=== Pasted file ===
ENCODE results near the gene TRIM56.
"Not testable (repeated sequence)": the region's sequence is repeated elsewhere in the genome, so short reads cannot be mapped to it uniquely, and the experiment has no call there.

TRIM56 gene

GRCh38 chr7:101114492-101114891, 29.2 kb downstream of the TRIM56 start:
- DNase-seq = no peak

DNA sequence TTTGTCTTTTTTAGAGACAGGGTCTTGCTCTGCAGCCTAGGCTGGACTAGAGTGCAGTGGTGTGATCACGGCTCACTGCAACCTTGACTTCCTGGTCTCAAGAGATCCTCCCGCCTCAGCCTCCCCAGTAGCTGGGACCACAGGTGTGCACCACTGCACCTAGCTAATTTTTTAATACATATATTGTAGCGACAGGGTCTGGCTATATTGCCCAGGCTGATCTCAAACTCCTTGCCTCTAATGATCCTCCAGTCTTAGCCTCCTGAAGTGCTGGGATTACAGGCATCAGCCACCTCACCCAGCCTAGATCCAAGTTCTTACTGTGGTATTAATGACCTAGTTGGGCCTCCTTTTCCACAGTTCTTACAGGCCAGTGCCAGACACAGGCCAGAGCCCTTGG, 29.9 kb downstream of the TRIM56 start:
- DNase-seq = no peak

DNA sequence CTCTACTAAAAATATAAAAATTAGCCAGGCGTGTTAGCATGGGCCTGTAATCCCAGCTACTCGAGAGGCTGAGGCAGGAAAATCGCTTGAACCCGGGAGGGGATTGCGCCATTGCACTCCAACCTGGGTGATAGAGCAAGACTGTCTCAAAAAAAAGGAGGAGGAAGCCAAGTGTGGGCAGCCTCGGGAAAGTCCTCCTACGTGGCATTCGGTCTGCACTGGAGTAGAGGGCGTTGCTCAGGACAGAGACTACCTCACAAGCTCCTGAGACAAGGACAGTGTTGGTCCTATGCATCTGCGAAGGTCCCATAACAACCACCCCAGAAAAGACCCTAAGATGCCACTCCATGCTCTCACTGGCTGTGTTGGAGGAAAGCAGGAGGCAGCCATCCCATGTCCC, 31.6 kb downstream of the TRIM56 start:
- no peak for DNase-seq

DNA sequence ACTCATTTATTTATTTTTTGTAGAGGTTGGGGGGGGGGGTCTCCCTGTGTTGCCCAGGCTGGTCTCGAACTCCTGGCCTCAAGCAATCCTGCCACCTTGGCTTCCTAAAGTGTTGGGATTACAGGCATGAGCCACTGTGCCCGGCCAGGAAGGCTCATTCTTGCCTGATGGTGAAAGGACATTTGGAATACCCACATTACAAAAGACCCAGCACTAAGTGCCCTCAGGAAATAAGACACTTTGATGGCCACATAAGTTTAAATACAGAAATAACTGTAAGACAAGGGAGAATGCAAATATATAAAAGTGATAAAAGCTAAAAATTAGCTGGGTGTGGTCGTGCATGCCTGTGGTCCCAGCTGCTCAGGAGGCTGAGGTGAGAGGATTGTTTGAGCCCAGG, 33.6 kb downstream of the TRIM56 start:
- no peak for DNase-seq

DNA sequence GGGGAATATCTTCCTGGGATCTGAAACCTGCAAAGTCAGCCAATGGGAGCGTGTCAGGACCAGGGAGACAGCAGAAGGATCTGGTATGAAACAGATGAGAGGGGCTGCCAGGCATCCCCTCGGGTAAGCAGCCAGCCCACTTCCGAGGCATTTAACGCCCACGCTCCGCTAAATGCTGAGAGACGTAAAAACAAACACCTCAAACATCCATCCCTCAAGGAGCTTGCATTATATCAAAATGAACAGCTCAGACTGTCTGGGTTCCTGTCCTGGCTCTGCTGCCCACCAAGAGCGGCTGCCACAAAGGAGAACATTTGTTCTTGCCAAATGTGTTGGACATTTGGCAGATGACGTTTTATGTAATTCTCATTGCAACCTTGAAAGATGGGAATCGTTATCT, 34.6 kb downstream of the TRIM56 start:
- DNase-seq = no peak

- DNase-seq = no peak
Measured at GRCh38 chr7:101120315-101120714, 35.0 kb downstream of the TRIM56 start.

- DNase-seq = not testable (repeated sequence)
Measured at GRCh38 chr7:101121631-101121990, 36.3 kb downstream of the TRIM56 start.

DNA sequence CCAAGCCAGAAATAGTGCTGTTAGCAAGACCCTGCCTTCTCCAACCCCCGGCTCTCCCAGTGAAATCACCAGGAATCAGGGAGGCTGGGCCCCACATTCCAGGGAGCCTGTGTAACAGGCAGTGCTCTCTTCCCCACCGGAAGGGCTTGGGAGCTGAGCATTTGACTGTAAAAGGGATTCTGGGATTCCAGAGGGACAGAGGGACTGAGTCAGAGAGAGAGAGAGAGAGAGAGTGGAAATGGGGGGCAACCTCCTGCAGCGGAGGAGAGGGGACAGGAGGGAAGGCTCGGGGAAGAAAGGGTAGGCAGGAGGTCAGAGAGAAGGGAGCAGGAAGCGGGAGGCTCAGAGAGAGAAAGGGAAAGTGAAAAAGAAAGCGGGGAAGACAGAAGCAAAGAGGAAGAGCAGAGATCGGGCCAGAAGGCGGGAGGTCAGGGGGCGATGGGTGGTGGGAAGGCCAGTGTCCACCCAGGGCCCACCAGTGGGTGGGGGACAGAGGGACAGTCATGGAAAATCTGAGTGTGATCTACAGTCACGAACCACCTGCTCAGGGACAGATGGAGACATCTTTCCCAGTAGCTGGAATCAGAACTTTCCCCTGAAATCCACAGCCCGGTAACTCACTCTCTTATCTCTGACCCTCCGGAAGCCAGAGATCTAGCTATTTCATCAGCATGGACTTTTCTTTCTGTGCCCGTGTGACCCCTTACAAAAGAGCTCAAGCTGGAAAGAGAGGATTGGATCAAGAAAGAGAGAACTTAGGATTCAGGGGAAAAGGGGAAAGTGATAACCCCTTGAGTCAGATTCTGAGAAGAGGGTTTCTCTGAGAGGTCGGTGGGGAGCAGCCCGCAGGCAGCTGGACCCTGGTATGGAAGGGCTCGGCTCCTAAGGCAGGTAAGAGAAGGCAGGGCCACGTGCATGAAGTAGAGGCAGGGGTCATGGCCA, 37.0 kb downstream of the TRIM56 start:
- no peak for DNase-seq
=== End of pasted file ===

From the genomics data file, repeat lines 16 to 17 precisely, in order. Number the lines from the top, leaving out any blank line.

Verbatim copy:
- DNase-seq = not testable (repeated sequence)
Measured at GRCh38 chr7:101121631-101121990, 36.3 kb downstream of the TRIM56 start.